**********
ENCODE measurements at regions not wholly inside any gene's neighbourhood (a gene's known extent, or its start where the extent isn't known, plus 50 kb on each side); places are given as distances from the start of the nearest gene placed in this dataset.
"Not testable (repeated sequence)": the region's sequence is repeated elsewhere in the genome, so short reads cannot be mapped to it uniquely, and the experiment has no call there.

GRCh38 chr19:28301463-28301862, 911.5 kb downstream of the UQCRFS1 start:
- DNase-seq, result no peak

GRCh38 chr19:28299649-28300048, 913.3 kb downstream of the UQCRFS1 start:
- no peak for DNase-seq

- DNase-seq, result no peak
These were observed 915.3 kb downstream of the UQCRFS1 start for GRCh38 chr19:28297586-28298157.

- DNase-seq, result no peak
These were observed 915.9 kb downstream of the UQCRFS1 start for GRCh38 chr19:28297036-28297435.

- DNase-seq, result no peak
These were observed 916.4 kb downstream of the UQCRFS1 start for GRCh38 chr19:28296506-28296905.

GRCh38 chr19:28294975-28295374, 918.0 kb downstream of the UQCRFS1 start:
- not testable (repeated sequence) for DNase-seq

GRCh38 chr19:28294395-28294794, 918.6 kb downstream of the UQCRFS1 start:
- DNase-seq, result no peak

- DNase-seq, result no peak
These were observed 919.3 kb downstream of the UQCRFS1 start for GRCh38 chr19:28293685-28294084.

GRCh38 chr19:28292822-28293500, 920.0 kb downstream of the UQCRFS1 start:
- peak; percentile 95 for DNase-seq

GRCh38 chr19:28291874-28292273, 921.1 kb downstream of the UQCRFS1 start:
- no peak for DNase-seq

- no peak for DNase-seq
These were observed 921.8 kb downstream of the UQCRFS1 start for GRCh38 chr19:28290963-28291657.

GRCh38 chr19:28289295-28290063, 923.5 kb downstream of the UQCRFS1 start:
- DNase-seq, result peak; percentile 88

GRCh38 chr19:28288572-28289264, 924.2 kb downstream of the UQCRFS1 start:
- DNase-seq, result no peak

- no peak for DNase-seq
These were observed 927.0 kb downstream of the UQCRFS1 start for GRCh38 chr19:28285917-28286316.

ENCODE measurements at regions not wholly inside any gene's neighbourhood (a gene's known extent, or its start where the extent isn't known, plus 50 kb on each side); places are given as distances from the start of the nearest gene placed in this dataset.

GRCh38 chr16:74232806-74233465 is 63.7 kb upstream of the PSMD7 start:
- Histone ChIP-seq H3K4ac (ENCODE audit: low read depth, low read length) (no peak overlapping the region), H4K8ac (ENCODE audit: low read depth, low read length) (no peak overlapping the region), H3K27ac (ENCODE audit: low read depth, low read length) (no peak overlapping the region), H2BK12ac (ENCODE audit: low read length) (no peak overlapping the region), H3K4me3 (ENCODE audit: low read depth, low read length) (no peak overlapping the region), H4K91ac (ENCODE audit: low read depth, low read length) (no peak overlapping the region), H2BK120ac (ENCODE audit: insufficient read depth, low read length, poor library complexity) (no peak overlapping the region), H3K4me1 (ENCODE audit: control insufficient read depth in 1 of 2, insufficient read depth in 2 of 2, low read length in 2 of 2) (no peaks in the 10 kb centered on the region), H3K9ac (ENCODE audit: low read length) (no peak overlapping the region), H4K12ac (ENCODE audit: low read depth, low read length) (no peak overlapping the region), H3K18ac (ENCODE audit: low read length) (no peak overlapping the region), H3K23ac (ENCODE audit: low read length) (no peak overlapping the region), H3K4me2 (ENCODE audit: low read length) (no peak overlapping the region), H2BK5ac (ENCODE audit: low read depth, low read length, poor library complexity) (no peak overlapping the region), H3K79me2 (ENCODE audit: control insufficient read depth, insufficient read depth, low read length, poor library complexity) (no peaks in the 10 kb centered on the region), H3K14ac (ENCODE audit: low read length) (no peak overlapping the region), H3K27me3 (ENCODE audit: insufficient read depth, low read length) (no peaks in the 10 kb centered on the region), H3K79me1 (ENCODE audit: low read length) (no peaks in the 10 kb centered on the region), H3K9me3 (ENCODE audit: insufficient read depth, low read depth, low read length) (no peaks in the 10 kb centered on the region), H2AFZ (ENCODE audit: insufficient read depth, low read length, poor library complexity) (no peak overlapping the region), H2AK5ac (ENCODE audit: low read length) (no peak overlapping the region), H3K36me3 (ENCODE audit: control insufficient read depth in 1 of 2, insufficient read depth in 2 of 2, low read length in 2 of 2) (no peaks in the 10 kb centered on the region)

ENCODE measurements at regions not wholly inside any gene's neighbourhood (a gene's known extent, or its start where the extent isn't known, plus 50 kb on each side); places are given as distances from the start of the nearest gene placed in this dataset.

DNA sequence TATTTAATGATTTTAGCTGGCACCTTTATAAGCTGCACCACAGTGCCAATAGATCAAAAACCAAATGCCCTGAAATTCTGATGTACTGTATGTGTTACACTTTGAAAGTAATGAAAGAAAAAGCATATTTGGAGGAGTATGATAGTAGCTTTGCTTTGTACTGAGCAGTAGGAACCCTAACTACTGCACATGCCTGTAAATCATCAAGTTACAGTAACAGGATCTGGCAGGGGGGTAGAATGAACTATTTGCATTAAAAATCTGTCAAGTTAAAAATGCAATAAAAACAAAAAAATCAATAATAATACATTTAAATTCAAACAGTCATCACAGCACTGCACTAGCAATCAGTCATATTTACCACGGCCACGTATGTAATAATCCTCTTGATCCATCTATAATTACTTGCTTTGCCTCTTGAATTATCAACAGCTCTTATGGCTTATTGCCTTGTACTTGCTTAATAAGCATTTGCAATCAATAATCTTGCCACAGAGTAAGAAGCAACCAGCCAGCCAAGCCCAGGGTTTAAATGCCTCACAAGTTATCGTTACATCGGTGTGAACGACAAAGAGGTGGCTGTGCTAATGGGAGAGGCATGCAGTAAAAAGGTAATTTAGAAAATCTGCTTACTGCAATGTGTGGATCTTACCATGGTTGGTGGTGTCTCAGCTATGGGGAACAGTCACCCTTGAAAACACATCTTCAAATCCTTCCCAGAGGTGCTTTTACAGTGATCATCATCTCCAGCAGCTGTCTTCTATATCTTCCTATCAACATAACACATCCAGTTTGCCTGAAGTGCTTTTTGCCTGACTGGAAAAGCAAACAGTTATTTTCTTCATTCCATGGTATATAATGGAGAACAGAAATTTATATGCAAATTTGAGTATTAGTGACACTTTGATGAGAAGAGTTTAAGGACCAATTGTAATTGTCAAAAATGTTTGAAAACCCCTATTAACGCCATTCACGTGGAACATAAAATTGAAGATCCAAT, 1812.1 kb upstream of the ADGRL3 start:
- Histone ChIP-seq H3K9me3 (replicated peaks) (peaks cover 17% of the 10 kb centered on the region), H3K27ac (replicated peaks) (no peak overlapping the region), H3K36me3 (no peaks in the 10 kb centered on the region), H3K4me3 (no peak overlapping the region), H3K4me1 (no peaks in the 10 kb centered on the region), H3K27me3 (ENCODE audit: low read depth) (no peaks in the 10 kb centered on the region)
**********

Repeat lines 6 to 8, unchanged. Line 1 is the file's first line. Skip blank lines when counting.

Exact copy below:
- no peak for DNase-seq

- DNase-seq, result no peak
These were observed 915.3 kb downstream of the UQCRFS1 start for GRCh38 chr19:28297586-28298157.